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​​​​​Local Care Networks update​



 A Local Care Network (LCN) was set up in each of the three Lambeth localities 18 months ago. This came out of the need to think differently about care for patients with long term, sometimes complex, conditions.  The LCNs bring together health, social care, voluntary sector services, patient groups and citizens. The overall aim is to maximise the health and wellbeing of the local population by agencies and communities working together in an integrated way that delivers improved outcomes for local people and value from the system.

About six months after formation their focus was directed to help people with three or more long term conditions plus two or more risk factors, for example, pain, high BMI, unstable HBA1C .

The central question is always how as a care system we can do things differently for patients with those conditions and complexities.

At the same time the LCNs are also acknowledging specific issues in the the rest of the local population and what their needs might be. Examples of these include: in the North, health services for the Portuguese population; in the South West, a focus on healthy lifestyles; and in the South East locality geriatrician support.

Amanda Williams, Assistant Director of Local Care Network Development, who has been seconded from GSTT explains progress so far and plans for 2017

"Our current efforts are on strengthening the governance and framework that will support the LCNs to operate effectively. Boards were established six months ago, with interim chairs, which have been working on the roles and responsibilities and work plan priorities. The boards will be strengthened by the recruitment of chairs for a fixed term until March 2018. The recruitment is now underway​.  As well as a board each LCN has a Forum that includes a wider membership. The Forum has been invaluable in checking and contributing to the care coordination plans and to identify projects that come from the community, from the ground up. It is a good place for local services to network. Connections have been made between primary and community health and care services and local voluntary sector organisations/ charities.

"Another crucial element to the success of LCNs will be the development of a communications and engagement strategy to ensure that all partners in a Local Care Network, including GPs, understand the aims and the role they play within the network. It is essential that patients/ carers and communities are involved with the development of the LCNs. We will be be working with the patient group, voluntary sector and citizens representatives to agree and move forward with an engagement plan that supports co-production."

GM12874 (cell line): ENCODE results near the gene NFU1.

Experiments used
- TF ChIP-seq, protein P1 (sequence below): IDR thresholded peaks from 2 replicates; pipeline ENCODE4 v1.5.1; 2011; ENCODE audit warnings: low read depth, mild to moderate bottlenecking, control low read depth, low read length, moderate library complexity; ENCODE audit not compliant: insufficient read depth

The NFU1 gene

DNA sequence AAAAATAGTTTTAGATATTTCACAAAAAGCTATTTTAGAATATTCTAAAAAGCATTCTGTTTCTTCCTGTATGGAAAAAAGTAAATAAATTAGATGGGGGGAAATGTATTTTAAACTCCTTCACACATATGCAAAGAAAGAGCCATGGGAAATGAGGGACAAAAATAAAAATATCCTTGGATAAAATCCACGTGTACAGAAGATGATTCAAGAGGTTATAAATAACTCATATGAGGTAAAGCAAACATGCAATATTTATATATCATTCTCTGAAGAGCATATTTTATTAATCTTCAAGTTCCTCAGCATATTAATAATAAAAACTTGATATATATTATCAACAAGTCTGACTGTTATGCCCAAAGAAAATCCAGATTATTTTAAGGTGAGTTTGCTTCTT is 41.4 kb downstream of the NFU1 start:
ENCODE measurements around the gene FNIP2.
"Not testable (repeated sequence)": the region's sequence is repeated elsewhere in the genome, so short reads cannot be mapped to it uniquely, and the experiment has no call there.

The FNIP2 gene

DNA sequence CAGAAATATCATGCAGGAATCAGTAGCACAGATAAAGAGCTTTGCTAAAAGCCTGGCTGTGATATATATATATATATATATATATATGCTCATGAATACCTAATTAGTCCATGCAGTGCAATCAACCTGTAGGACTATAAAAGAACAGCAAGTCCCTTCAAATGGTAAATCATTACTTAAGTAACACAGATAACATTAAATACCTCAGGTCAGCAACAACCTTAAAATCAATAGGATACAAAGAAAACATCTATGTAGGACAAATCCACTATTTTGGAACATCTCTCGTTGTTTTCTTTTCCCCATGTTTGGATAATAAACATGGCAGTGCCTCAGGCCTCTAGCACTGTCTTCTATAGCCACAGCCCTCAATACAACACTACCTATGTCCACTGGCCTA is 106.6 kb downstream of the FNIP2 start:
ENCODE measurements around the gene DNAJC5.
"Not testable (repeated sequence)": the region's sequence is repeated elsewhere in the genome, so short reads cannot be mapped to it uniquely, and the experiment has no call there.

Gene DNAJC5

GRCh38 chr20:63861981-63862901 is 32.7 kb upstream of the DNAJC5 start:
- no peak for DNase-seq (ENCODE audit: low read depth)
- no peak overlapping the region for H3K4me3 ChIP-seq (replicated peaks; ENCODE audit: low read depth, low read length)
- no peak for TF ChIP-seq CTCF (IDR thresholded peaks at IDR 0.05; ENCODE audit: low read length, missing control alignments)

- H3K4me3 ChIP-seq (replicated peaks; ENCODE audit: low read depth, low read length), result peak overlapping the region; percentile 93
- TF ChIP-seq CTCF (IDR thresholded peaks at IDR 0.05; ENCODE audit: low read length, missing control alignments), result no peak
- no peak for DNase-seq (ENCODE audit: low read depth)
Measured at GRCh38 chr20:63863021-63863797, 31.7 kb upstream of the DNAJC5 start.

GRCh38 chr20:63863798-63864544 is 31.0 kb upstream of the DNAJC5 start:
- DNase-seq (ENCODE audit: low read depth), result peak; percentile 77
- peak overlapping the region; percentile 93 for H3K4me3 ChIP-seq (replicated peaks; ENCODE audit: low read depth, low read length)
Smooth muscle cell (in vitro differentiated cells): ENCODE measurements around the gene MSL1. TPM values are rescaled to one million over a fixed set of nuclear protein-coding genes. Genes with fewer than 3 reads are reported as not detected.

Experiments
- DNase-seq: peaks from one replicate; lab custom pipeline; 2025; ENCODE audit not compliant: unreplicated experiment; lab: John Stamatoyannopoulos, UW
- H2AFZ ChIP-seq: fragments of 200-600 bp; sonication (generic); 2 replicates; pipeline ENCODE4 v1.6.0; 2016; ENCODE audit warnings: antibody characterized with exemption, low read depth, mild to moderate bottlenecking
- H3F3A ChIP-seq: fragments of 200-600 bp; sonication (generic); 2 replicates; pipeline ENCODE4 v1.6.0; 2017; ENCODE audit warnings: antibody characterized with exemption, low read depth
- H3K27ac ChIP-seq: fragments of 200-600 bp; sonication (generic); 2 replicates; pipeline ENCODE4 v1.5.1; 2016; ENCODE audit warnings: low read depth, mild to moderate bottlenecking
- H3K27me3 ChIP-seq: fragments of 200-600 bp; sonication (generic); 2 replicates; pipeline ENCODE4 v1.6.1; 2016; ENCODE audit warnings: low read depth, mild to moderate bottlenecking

In early December the LCNs held a development day for the LCN Boards to discuss forward planning.​

 "We discussed our vision, purpose and ambition," says Amanda. "along with the need to establish a better infrastructure for the LCNs, including a programme team."

Detailed planning is required and identifying what the LCN work means to professionals and communities on the ground. We need to look at workforce development and IT/ data sharing support so that we can be effective in our integrated working. .


What's happening now?

At present the LCNs are testing how they can work with people who have several long term conditions at a few practices. This includes identifying the patients and clinically sorting them into three categories:

Red: These are patients with very complex conditions and needs. These patients may benefit from having a lead specialist and  streamlining of their numerous hospital appointments . Other ideas for improving their experience and health outcomes is to have just one annual review by the lead specialist which takes a holistic view of their health and a care coordinator who will help them to navigate their way through the system and promote self-management where possible. ​

Amber: This is a group of patients who may be starting to use services more. Again they may benefit from support from a care coordinator. Some of these patients may be able to self-manage and if we provide additional voluntary sector support to them and their carers it will help reduce A&E attendance and unplanned admissions. There is wide variety across this group in terms of need and for some providing additional signposting to local voluntary sector services may enable them to regain their independence.


Green: Patients who have long term conditions and are independent and coping well. They are in a position to look after themselves and they may benefit from some voluntary sector support. The aim is to keep them 'green' for as long as possible.


Amanda says: "With this approach we need to be looking at the whole person (and their carers) and we will need to engage with them to understand their goals, motivations and their personal assets. This will lead to an integrated care plan.


"Some people may need care coordinators – this could be a mix of formal and informal care, care navigators, social care. We are also looking at how to make best use of our community assets, such as the existing healthy living champions and primary care navigator roles.


"This current testing stage is crucial for working out exactly how care coordination can work and then to look at scalability. The pilots will be rolled out from April 2017 and we are looking at how practices can be supported to be involved. GPs are vital to the LCNs' success; they hold the patient lists to help us reach everyone. They are respected and trusted by their patients and many are already working as named professionals."